Asbestos, leaded gasoline, and marketing cigarettes to children made a lot of money. If you believe profitable sales mean a fair trade of money for products or services, therefore improving the world, they were good.
Whatever their benefits, they also killed people. I don’t know anyone who argues we should let markets alone regulate selling cigarettes to children. Nearly everyone agrees on laws regulating putting lead in gas. Your IQ is probably lower as a result of all the lead leaded gas put into the air.
Today people say, “Plastic has its problems but its so useful we can’t do without it.”
Future generations will recoil in horror at the time we’re taking to ban at least the single-use stuff. We’ve effectively filled the ocean with it, in the sense that all life over a certain size has plastic in it. Most of that plastic didn’t exist more than a few decades ago. Even as we know the health consequences, we’re producing more than ever.
Some places are doing just barely more than the bare minimum and starting to regulate plastic. I compiled a few articles to follow up to see what role models your municipality could follow to ban plastic.
- The Guardian: New Zealand to ban most single-use plastics by 2025
- Treehugger: Chile Boldly Bans Single-Use Plastics
- World Economic Forum: As Canada bans bags and more, this is what’s happening with single-use plastics around the world
- Footprint Foundation: Single-Use Plastic Legislation
- Global Citizen: 16 Times Countries and Cities Have Banned Single-Use Plastics
- Honolulu Civil Beat: The Problem With Honolulu’s Single-Use Plastic Ban At Restaurants
- PBS News Hour: Bold single-use plastic ban kicks Europe’s plastic purge into high gear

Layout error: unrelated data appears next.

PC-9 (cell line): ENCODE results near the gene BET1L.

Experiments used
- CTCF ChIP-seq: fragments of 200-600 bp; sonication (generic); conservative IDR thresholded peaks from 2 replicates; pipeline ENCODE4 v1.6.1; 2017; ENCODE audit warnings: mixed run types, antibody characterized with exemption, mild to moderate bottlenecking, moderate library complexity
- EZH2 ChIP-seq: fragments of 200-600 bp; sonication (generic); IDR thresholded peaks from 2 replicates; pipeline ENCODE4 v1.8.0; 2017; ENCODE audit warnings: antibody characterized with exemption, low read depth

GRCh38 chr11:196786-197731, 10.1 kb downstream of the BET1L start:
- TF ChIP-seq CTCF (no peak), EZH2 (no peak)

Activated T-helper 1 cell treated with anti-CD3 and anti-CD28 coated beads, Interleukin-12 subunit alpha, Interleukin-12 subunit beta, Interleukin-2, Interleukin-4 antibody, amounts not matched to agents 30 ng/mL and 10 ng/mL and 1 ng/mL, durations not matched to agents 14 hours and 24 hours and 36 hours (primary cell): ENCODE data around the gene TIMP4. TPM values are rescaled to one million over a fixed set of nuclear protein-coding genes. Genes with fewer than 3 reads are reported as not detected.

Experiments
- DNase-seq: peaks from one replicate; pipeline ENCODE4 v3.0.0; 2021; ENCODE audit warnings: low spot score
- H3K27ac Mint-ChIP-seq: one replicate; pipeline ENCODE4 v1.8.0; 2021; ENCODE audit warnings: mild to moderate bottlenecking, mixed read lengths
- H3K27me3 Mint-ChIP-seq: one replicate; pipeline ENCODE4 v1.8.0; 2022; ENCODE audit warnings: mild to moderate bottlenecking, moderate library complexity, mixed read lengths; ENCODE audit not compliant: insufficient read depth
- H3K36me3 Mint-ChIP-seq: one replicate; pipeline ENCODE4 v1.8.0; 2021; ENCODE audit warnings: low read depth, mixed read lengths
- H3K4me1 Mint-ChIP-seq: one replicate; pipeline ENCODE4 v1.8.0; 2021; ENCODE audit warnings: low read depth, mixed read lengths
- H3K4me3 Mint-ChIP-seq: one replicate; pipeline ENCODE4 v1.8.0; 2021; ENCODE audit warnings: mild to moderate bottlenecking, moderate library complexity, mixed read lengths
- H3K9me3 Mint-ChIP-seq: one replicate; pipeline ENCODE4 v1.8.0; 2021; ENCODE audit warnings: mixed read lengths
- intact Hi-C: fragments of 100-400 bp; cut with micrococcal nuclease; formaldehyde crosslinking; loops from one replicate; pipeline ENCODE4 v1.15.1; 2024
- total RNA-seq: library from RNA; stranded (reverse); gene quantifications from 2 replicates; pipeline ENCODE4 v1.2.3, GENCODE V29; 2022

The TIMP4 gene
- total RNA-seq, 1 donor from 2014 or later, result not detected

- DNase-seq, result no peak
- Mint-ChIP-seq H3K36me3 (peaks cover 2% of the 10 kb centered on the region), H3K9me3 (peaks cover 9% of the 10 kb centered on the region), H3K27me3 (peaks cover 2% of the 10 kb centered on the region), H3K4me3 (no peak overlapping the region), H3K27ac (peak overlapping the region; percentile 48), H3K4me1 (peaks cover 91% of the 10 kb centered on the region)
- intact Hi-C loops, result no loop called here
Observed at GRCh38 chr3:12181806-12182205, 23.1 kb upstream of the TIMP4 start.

- Seattle Weekly: Single-use plastic bag ban begins Oct. 1 in Washington
- Live Kindly: 11 Most Impressive Plastic Bans Around the World
Still a long way to go, but some of the places and bans we’ve started with (note that nearly all have huge loopholes, like that food vendors can use plastic bags): microbeads in cosmetics (US, UK, Canada, New Zealand, Taiwan), plastic bags (Australia, Mexico City, Canada, Thailand, Rwanda, California, Kenya, Bangladesh, Washington State, Honolulu, Vanuatu, Montreal), single-use plastic (EU, New Delhi, Morocco), straws (California, UK, Malibu, Seattle, Miami Beach), plastic bottles (Vanuatu), Styrofoam (Zimbabwe, San Francisco, Berkeley, Santa Monica, Davis, Richmond, Portland OR, New York City), plastic plates and cutlery (France).
But not New York City, my home, nor most of the United States. Americans in board rooms and holding government authority, along with their peers in Europe, China, and India, are the main people whose decisions to drill oil and make poisons from it, however helpful, result in all this pollution.
Takeout containers, cars, and stretchy fabrics
Next time you buy takeout containers, cars, and stretchy fabrics, or packaged food or doof, or any unnecessary plastic, instead of thinking how convenient it is for you, maybe think about its end of life. Humans never created anything like this:
It’s sickening what we’re doing, no pun intended. We can stop. If we want to lead corporations and government we must first lead ourselves and live by the values we want to lead others to.
When we lead ourselves to live by our values and reduce plastic waste by 90 percent or so—that is, just the low-hanging fruit—we’ll find we improve our lives. The people who think it’s hard tend to be the most privileged, who erroneously believe they’re acting in solidarity with underprivileged by not acting. It’s nonsense, but their minds find ways to help them sleep at night, knowing the pollute the most and could change things the most with the least effort.
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